Disability Guidelines:
Park University is committed to meeting the needs of all students that meet the criteria for special assistance. These guidelines are designed to supply directions to students concerning the information necessary to accomplish this goal. It is Park University's policy to comply fully with federal and state law, including Section 504 of the Rehabilitation Act of 1973 and the Americans with Disabilities Act of 1990, regarding students with disabilities. In the case of any inconsistency between these guidelines and federal and/or state law, the provisions of the law will apply. Additional information concerning Park University's policies and procedures related to disability can be found on the Park University web page: http://www.park.edu/disability .

Additional Information:

Bibliography:



Rubric

CompetencyExceeds Expectation (3)Meets Expectation (2)Does Not Meet Expectation (1)No Evidence (0)
Synthesis                                                                                                                                                                                                                                                  
Outcomes
                                                                                                                                                                                                                                                                                                                                                                                                                                                                                                                    
The speech demonstrates the student's ability to synthesize information from 4+ sources. The speech demonstrates the  student's ability to synthesize information from 2-3 sources. The speech demonstrates the  student's ability to synthesize information from 1 source. No sources are used.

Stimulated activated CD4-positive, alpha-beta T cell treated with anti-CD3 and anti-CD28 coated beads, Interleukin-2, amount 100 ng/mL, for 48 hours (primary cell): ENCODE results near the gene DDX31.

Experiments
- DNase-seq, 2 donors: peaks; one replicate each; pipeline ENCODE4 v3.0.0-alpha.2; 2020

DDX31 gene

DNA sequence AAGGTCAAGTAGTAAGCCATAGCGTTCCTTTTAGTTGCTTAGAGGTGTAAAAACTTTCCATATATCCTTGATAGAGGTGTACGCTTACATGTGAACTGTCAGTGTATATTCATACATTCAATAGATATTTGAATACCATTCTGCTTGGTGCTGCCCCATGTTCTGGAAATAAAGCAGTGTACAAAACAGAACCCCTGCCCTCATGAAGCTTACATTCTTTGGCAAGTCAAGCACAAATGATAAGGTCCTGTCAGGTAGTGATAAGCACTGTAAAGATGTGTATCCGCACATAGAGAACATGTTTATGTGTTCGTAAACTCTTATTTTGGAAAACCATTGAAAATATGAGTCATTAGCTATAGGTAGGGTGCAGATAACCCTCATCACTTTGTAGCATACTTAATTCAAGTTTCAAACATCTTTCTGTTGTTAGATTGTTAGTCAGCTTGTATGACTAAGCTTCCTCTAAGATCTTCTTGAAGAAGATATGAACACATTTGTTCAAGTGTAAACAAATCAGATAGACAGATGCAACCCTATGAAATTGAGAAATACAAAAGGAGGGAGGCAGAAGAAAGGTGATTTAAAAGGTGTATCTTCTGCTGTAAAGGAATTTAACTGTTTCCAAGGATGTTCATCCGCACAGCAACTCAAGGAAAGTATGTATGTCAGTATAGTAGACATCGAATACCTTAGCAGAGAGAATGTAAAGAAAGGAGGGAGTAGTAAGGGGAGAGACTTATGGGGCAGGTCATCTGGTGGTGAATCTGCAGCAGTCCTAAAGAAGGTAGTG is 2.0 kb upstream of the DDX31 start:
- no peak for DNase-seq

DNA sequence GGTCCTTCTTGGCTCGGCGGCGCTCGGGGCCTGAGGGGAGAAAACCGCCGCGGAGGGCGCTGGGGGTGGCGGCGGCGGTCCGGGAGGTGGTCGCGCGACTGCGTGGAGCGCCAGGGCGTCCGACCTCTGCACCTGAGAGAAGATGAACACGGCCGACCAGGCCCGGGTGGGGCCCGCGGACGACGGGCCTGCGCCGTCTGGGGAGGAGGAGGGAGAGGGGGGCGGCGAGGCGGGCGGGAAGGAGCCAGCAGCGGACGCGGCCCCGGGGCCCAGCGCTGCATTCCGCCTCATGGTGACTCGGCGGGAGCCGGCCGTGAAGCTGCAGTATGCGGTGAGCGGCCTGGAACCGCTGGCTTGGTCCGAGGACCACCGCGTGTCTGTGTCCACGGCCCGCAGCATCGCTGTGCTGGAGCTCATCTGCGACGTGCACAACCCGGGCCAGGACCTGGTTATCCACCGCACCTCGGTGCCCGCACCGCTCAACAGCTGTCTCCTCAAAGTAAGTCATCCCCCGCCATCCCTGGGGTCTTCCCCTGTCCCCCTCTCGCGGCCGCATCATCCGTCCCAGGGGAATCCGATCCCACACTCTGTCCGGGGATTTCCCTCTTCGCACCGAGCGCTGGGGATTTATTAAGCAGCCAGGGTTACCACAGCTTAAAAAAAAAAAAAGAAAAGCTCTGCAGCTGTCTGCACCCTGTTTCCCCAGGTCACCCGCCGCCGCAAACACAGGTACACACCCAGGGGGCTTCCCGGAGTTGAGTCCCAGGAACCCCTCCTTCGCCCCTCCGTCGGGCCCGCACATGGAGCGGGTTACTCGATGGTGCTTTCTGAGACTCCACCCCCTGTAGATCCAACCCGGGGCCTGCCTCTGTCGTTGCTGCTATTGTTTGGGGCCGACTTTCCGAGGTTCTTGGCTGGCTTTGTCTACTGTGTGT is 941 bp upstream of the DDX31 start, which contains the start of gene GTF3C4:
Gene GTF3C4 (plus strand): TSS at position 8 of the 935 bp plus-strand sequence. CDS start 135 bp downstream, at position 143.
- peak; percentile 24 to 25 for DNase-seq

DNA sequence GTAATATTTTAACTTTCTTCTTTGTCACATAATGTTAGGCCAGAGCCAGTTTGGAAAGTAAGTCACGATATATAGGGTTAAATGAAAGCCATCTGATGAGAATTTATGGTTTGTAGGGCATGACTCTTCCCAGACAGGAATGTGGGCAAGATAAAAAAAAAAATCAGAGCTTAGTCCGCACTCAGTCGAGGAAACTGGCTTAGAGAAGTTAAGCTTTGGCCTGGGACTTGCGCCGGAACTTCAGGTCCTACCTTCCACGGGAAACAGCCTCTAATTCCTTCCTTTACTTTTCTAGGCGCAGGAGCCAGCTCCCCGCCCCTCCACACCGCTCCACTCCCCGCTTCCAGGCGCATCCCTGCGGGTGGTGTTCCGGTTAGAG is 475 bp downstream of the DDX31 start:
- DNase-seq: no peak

Analysis                                                                                                                                                                                                                                                   
Outcomes
                                                                                                                                                                                                                                                                                                                                                                                                                                                                                                                    
The speech demonstrates the  student's ability to formulate and use creative, logical main points and convincing arguments. The speech demonstrates the student's ability to formulate and use logical main points and arguments. The speech demonstrates the  student's ability either to formulate and use vague or inappropriate main points or arguments. No coherent main points or arguments are present. 
Evaluation